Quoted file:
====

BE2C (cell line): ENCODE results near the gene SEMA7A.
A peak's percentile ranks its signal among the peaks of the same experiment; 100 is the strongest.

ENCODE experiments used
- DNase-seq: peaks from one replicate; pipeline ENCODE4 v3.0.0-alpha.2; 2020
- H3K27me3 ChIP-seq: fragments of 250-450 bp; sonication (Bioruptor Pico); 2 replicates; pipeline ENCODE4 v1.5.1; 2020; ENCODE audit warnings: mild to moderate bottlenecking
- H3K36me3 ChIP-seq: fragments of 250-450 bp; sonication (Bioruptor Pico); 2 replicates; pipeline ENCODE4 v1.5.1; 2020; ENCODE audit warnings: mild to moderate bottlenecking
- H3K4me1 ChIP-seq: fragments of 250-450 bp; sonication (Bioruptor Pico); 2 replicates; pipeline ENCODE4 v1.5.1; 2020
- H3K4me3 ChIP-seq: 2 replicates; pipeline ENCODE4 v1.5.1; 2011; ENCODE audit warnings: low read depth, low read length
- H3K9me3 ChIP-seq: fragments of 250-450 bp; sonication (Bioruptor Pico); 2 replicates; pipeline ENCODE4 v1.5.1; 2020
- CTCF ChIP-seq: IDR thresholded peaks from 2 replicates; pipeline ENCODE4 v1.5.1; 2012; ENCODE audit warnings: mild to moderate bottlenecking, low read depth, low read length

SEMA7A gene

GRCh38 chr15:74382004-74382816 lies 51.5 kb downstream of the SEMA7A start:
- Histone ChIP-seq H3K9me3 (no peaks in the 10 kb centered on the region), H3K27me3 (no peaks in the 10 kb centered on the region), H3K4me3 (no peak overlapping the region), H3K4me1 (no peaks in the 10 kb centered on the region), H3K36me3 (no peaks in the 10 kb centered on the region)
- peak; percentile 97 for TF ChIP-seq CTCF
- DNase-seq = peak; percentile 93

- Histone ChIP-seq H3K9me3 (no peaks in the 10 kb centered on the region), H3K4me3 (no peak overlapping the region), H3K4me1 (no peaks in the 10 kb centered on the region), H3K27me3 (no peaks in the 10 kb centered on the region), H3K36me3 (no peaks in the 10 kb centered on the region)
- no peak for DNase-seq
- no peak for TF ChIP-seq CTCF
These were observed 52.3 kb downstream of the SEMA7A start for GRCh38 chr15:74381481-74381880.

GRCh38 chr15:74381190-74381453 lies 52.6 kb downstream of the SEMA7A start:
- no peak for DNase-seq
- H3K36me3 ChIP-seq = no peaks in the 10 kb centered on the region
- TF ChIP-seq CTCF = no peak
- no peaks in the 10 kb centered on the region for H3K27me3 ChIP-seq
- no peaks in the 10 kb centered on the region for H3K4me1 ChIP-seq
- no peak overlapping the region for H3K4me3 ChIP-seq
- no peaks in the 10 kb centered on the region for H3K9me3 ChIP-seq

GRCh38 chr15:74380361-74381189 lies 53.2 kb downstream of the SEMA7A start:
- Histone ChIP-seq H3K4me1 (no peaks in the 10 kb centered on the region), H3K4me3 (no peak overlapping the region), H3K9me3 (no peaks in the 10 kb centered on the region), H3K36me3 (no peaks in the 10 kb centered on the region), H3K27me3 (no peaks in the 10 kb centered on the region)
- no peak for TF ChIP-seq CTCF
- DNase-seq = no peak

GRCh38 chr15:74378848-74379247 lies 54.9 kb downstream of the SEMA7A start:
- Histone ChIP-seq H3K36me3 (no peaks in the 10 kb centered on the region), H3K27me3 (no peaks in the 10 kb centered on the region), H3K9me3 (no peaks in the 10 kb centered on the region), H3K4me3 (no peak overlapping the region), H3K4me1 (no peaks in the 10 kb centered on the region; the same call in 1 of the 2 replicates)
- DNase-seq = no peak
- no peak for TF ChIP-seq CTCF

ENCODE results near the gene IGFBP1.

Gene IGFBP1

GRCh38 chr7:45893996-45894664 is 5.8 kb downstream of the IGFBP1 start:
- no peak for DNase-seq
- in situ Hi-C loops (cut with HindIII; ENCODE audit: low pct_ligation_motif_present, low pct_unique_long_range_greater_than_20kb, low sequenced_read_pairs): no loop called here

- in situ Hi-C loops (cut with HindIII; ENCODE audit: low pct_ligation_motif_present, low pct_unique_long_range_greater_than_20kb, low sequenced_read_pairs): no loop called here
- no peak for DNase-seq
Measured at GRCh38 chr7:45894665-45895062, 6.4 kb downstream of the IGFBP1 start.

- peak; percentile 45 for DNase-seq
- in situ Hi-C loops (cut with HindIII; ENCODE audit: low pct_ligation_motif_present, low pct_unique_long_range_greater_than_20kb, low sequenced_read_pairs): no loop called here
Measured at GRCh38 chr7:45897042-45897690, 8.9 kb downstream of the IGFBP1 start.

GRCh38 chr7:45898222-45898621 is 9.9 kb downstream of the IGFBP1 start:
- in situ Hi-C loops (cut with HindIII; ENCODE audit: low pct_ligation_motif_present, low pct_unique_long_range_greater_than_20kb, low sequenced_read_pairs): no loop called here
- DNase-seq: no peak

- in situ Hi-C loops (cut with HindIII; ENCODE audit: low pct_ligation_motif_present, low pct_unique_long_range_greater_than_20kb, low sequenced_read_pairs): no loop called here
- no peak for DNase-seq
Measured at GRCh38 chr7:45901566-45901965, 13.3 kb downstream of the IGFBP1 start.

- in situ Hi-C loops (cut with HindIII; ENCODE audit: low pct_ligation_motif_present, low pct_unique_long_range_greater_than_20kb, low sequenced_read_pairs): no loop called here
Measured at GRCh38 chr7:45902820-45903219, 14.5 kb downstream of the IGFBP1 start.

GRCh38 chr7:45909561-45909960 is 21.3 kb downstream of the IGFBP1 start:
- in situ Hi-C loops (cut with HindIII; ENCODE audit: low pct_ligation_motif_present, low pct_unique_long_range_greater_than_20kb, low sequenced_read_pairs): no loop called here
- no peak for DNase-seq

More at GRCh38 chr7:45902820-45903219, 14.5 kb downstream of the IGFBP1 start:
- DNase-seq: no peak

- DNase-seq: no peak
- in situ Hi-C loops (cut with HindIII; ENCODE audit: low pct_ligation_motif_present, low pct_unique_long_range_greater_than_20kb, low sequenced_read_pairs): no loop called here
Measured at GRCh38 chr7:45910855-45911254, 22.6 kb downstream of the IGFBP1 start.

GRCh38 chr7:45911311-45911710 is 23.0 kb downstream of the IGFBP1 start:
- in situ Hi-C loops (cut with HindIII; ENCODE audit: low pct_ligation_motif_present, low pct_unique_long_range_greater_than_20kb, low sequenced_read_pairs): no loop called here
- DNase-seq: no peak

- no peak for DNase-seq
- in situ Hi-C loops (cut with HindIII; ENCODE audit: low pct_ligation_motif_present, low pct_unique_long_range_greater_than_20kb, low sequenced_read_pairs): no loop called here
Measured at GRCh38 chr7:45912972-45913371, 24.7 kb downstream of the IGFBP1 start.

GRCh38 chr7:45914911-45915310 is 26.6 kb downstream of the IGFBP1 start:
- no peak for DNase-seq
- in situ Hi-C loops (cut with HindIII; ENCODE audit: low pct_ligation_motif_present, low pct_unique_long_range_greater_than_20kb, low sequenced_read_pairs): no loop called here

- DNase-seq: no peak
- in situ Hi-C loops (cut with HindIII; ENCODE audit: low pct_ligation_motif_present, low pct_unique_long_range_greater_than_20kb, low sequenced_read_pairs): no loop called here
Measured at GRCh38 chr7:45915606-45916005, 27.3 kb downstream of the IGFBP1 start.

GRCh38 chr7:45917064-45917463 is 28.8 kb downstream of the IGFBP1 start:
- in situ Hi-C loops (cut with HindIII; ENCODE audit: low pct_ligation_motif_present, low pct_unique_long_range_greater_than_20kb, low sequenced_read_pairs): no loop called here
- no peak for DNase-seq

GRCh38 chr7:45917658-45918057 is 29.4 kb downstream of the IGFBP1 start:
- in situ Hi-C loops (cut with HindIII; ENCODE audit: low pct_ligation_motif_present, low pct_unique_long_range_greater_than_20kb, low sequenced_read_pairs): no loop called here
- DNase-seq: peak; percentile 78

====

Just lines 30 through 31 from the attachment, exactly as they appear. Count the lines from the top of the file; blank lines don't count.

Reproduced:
- no peak for TF ChIP-seq CTCF
- DNase-seq = no peak